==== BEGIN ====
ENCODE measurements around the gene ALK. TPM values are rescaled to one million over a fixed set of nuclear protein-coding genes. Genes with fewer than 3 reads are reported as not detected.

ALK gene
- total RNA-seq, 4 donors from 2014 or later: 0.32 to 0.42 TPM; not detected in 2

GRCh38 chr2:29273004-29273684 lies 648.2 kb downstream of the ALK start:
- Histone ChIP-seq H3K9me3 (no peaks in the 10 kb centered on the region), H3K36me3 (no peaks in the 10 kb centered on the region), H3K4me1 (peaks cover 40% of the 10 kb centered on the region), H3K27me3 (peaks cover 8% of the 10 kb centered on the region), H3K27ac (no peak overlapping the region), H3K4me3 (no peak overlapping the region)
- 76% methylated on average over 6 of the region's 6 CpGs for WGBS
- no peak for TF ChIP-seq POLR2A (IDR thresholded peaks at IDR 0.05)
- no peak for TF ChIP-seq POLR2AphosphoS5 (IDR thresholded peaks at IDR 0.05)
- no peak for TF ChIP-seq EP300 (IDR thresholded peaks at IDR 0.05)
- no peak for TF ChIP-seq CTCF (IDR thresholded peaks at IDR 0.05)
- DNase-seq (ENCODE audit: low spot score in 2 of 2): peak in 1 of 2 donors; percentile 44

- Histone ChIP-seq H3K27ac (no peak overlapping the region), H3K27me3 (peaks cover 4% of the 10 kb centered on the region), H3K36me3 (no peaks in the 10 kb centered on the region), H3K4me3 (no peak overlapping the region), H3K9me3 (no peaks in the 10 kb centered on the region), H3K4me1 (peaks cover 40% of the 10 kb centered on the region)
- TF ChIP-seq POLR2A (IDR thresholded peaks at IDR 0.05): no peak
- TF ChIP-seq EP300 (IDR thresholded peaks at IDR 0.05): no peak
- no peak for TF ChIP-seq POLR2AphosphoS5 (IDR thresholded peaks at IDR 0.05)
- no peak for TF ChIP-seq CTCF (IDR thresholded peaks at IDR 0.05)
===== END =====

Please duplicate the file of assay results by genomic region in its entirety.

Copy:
ENCODE measurements around the gene ALK. TPM values are rescaled to one million over a fixed set of nuclear protein-coding genes. Genes with fewer than 3 reads are reported as not detected.

ALK gene
- total RNA-seq, 4 donors from 2014 or later: 0.32 to 0.42 TPM; not detected in 2

GRCh38 chr2:29273004-29273684 lies 648.2 kb downstream of the ALK start:
- Histone ChIP-seq H3K9me3 (no peaks in the 10 kb centered on the region), H3K36me3 (no peaks in the 10 kb centered on the region), H3K4me1 (peaks cover 40% of the 10 kb centered on the region), H3K27me3 (peaks cover 8% of the 10 kb centered on the region), H3K27ac (no peak overlapping the region), H3K4me3 (no peak overlapping the region)
- 76% methylated on average over 6 of the region's 6 CpGs for WGBS
- no peak for TF ChIP-seq POLR2A (IDR thresholded peaks at IDR 0.05)
- no peak for TF ChIP-seq POLR2AphosphoS5 (IDR thresholded peaks at IDR 0.05)
- no peak for TF ChIP-seq EP300 (IDR thresholded peaks at IDR 0.05)
- no peak for TF ChIP-seq CTCF (IDR thresholded peaks at IDR 0.05)
- DNase-seq (ENCODE audit: low spot score in 2 of 2): peak in 1 of 2 donors; percentile 44

- Histone ChIP-seq H3K27ac (no peak overlapping the region), H3K27me3 (peaks cover 4% of the 10 kb centered on the region), H3K36me3 (no peaks in the 10 kb centered on the region), H3K4me3 (no peak overlapping the region), H3K9me3 (no peaks in the 10 kb centered on the region), H3K4me1 (peaks cover 40% of the 10 kb centered on the region)
- TF ChIP-seq POLR2A (IDR thresholded peaks at IDR 0.05): no peak
- TF ChIP-seq EP300 (IDR thresholded peaks at IDR 0.05): no peak
- no peak for TF ChIP-seq POLR2AphosphoS5 (IDR thresholded peaks at IDR 0.05)
- no peak for TF ChIP-seq CTCF (IDR thresholded peaks at IDR 0.05)